• The S&P 500® was up 5.51% in July, bringing its YTD return to 1.25%.
• The Dow Jones Industrial Average® gained 2.38% for the month and was down 7.39% YTD.
• The S&P MidCap 400® increased 4.53% for the month and was down 9.65% YTD.
• The S&P SmallCap 600® returned 4.03% in July and -15.26% YTD.
The number of new daily cases of COVID-19 reported in the U.S. reached 77,000, a record level, as over 4.6 million people in the U.S. were infected (17.5 million globally), with over 153,000 deaths (677,000).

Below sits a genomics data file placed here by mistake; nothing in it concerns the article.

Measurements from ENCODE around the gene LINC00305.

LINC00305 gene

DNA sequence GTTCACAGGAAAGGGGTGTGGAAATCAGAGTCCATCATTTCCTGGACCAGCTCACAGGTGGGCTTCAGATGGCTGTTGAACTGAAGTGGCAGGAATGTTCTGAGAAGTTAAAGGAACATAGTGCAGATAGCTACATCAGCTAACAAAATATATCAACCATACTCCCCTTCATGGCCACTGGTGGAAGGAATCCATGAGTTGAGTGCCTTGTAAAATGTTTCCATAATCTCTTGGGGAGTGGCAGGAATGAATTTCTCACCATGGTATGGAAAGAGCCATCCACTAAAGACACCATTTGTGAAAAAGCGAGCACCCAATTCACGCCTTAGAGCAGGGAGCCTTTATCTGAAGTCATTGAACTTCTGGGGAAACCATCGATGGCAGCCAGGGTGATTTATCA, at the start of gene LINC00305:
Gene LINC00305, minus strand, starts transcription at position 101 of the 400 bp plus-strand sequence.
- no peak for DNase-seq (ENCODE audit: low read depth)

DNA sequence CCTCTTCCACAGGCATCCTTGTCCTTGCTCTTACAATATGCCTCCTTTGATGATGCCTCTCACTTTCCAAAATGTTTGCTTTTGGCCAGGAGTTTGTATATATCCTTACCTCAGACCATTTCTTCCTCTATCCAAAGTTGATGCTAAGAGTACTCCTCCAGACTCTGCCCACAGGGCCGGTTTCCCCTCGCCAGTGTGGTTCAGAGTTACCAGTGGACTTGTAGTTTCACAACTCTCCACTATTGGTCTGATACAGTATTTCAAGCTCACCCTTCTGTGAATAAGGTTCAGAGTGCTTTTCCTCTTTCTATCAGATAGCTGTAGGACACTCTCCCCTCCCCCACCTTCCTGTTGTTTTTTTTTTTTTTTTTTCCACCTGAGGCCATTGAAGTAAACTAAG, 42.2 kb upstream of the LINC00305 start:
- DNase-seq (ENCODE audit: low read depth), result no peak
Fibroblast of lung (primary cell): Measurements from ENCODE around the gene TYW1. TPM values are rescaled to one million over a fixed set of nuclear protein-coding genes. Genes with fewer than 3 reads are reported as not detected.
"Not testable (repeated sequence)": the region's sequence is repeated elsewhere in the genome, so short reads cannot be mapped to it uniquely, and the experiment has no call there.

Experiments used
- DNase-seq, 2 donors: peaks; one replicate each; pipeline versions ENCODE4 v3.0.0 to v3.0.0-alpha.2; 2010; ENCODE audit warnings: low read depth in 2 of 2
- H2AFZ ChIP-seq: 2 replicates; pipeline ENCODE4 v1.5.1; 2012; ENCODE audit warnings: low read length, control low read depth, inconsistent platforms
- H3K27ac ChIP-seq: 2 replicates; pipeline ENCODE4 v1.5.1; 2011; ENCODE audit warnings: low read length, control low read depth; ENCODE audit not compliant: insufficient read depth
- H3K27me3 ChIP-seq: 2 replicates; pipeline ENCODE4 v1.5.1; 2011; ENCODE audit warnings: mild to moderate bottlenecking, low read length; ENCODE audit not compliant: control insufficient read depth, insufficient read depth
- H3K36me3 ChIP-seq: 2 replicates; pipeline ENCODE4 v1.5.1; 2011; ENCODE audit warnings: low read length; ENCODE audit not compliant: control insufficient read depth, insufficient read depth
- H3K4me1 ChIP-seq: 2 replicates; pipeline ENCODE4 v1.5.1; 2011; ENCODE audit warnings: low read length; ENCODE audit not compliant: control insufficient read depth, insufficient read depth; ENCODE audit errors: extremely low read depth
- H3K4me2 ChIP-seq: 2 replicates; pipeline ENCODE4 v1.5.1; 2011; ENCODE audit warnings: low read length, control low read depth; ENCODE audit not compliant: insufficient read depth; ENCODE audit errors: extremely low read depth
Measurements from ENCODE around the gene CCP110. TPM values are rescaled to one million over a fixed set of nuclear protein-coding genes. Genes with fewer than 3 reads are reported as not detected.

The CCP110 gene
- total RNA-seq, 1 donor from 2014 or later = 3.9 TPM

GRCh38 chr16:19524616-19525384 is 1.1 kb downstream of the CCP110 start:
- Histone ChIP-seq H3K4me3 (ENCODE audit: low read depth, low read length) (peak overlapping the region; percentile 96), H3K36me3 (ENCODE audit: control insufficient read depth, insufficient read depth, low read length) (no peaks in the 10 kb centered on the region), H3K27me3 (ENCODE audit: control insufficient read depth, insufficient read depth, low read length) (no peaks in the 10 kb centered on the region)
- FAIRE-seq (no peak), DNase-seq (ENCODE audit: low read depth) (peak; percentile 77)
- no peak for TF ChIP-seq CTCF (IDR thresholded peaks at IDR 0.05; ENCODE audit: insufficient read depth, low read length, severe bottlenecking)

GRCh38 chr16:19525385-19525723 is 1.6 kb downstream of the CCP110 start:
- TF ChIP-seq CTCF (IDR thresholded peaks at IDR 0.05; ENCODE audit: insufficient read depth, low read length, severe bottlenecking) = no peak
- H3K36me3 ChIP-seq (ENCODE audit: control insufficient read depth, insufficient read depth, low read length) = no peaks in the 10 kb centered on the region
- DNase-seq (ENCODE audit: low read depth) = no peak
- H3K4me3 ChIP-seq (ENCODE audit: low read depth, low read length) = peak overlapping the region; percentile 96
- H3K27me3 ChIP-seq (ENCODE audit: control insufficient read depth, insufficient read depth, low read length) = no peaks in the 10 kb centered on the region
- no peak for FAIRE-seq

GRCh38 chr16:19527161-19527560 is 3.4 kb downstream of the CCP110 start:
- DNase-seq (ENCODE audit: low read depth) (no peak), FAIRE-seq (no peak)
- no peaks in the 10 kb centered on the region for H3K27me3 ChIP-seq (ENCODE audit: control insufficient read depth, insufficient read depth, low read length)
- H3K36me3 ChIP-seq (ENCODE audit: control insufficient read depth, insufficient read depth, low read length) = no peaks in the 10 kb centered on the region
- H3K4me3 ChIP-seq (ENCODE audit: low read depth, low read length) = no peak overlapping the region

The first month of earnings season started slowly, but picked up, as 62% of S&P 500 issues, representing 75% of the index value, reported. Companies took a little longer to review the COVID-19 situation and then decide what they wanted to tell the world (shareholders, competitors, and customers). The reported earnings results had 82.1% of the issues beating their estimates, which had been lowered by 47.9% (always nice to ensure a beat), as earnings continued to get front-page news but didn’t get the front-page headline. The U.S. Congress was in the public eye, but still was not the front-page headline, as the group returned after a break to battle COVID-19, not via the medical lab, but via negotiations to pass another (Phase Four) COVID-19-related aid package. The Senate (Republicans) unveiled their USD 1 trillion bill, which will now be negotiated with the USD 3.5 trillion bill from the House (Democrats). The key to the package appears to be an extension (potentially with changes) of the expired Federal Pandemic Unemployment Compensation, which gave an additional weekly unemployment benefit of USD 600 (the House bill brings it back to January 2021, the Senate cuts it to USD 200 until September 2020, then uses a formula based on wages with a cap after that), as well as direct aid to states (the House has USD 1 trillion for states and schools, the Senate has USD 105 billion for schools and no new aid for states).